I've read over a few of your previous answers, but am still concerned. I have a 6 yr. old son who has a temperature. When it started it reached up to 104.4. It's highest point now is about 103 to 102.5. It's been 6 days and I'm really starting to worry. I took him in on day 3 and they said he had no strep but was sick. Dr. advised should last 3-5 days. He's got a stuffy nose, cough and mild nausea. Won't eat, and drinks very little. He doesn't act sick most of the time, wants to play and such. I can't afford to take him back to the dr. and am unsure of what to do next.
Dear “Concerned Mother”,
Taking care of a child with a fever is probably one of the hardest things that a mother has to do. Watching your child experience such discomfort, not knowing the cause and worrying about complications is very stressful. I know, because I have been in the same situation with my own child. Luckily, the majority of fevers in children are caused by a virus, which means; fluids, rest, time and loving care is all that is needed for a child to get better. In time the child’s body fights the infection and the fever goes away.
There are some situations and signs that should cause a parent to be concerned and seek medical attention. Any child under 3 months old with a fever of 100.4 rectally or higher needs to be evaluated by a Physician. Children at this age are more susceptible to serious infections such as Meningitis or Bacteremia. In addition, fever many times is the only indicator that an infant has a serious infection.(1)
A fever accompanied by a stiff neck, headache, sore throat, rash, painful urination, inability to eat, joint pain, problems breathing or abdominal pain should also be evaluated. (1) Children with a chronic medical conditions such as Diabetes, Sickle Cell Anemia, Immune Deficiency or Asthma need to be seen by a Physician because an illness can cause complications and worsening of the their underlying condition.(1) An evaluation by a health care professional is also indicated in a child with a fever that persists beyond a 5 day period. Even if a child was seen early in the course of his illness, as in the case of your son, a re-evaluation is necessary.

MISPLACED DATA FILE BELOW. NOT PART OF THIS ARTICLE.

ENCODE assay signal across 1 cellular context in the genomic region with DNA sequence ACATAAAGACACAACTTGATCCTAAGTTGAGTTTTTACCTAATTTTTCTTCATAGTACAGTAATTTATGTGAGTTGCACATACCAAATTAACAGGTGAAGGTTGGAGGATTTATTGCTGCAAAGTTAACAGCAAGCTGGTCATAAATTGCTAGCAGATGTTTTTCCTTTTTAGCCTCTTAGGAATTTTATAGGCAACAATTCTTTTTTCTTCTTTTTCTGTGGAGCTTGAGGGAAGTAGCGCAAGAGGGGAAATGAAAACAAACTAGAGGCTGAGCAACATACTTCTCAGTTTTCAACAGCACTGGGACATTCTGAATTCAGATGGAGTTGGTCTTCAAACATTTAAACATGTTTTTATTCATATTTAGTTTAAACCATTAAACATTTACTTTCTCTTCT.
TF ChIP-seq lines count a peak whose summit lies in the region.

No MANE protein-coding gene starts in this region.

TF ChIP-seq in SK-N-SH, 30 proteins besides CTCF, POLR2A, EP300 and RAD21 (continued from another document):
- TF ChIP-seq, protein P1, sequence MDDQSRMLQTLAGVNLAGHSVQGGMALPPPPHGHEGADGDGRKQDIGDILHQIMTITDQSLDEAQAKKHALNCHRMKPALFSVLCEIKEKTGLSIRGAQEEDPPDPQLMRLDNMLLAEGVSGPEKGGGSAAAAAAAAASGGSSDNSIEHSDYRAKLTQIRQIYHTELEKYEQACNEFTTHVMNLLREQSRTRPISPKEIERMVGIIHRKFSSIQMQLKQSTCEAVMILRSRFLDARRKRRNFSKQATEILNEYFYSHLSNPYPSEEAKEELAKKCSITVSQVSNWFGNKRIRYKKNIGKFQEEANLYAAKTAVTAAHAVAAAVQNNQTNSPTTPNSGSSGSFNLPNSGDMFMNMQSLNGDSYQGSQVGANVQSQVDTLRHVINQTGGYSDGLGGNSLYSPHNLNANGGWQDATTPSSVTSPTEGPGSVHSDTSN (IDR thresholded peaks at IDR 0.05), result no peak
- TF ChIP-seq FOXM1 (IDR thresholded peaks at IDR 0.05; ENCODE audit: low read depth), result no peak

One of the reasons a re-evaluation is necessary is because a child with a virus may develop a secondary bacterial infection. When a child develops a virus his body mounts an immune response and works hard to fight the infection. It is during this time of stress that a child is more susceptible to developing a bacterial infection. That is why it is common for infections such as Sinusitis and Pneumonia to occur after a child is diagnosed with a cold or a virus.
A persistent fever is one of the signs of a bacterial infection.(1) A bacterial infection can settle anywhere in the body, including the respiratory tract, sinuses, urinary tract, skin, blood or the bones. Without the benefit of an evaluation by a health care professional, there is no way for a parent to know if their child has a bacterial infection. In some cases a fever may be the only sign that a bacterial infection is present.
Surely, there are some viruses such as the Influenza Virus or Epstein-Barr Virus (Mononucleosis) that can cause a fever to last beyond 5 days.(2,3) Only a thorough history and physical examination performed by a Physician or Nurse Practitioner can determine if a bacterial infection exists. Therefore the only way to find out if further intervention is neeeded is to bring a child back to the Doctor’s office for an evaluation.